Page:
Read on to find out answers to some commonly asked questions such as:
- What’s causing my reflux?
- Is there a difference between heartburn and reflux?
- How can I treat it?
What is Acid Reflux?
Acid reflux refers to the reverse passage of stomach acid into the throat or food pipe which causes an unpleasant sensation known as heartburn. The opening of your stomach is controlled by your sphincter muscle which is a ring of muscle but also acts as a valve which opens to allow food through into the stomach. If the muscle becomes relaxed, the valve will not close fully, allowing acidic gastric contents to travel back up. You may hear acid reflux and heartburn used interchangeably, however, heartburn just refers to the symptomatic burning discomfort experienced by those with acid reflux.
Frequent and persistent acid reflux is referred to as GORD – Gastro-Oesophageal Reflux Disease. GORD is fairly common in the UK, with around one in ten people experiencing it. The long term effects of GORD include damage to the oesophagal lining, so it’s important that you speak to your local pharmacist or GP about ways to manage your reflux.
What are the Main Symptoms of Acid Reflux?
The most commonly experienced symptoms of acid reflux are heartburn and an unpleasant acidic taste at the back of the throat. These symptoms are usually worse straight after a meal or when lying down. Other symptoms also include:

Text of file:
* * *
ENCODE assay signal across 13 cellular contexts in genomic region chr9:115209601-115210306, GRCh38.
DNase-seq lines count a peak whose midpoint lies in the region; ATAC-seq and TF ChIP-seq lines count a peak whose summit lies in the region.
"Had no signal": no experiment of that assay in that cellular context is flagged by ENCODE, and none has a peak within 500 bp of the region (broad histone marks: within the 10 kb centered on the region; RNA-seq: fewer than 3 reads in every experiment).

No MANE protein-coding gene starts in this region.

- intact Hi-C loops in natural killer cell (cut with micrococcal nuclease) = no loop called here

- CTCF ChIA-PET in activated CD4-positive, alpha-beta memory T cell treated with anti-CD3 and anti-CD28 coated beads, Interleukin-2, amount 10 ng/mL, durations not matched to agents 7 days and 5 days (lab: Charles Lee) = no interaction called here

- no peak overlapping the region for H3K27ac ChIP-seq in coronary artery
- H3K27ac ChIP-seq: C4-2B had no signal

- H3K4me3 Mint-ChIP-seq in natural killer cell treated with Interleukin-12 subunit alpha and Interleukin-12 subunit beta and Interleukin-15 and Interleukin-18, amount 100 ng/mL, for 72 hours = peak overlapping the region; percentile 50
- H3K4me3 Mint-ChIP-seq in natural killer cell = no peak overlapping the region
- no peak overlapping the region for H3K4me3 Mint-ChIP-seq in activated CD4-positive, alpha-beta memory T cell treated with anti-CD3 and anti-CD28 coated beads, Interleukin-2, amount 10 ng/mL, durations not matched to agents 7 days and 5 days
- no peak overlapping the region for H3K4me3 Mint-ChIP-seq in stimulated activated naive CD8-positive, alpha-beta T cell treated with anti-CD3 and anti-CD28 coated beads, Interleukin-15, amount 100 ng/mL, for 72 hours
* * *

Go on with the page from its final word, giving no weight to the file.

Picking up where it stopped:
- Urge to burp
- Difficulty swallowing
- Pressure in the chest area
- Bad breath
How Do I Combat Acid Reflux?
Most people will experience some degree of acid reflux at some point in their lives, particularly at times of over-indulgence. However, persistent episodes can be managed in the following ways:
(1) Diet: Certain foods exacerbate reflux wither by relaxing the sphincter muscle, or by increasing stomach acid. Greasy, fried foods, fatty cuts of meat and processed foods can relax the sphincter. Caffeine, alcohol and spicy food can cause excess acid production, increasing your risk of reflux.
(2) Weight: Carrying excess weight places much more pressure on your stomach, increasing the risk of the valve to the stomach staying open or opening more easily, therefore letting acid back up.
(3) Routine: Those who sleep within 3 hours of a meal or snack before bed are at higher risk of reflux, or find their symptoms magnified. It’s important that your routine centres around light walking after meals and leaving reasonable gaps between meals and naps or bedtime.
(4) Lifestyle: Those with a healthy lifestyle find their symptoms greatly reduced. Smokers have a higher incidence of reflux, as well as those who drink alcohol regularly so cutting down on these habits is key. Stress is also a major factor which can contribute to reflux, so try to find some time to wind down and de-stress if you feel this may be the case.
(5) Anatomy: Whilst this isn’t something you can change, something known as a hiatus hernia can cause reflux as the stomach is pushed up high into the ribcage. It’s important that if you suspect this, you see your GP immediately in order to be referred to the relevant specialist.
What Treatment Options are Available for Acid Reflux?
If you’ve tried the above-mentioned self-help measures to manage your reflux and find there is little improvement to your symptoms or if your reflux is severe and impacting your life, you may need prescription treatments. Consult your pharmacist or GP before use if pregnant or breastfeeding.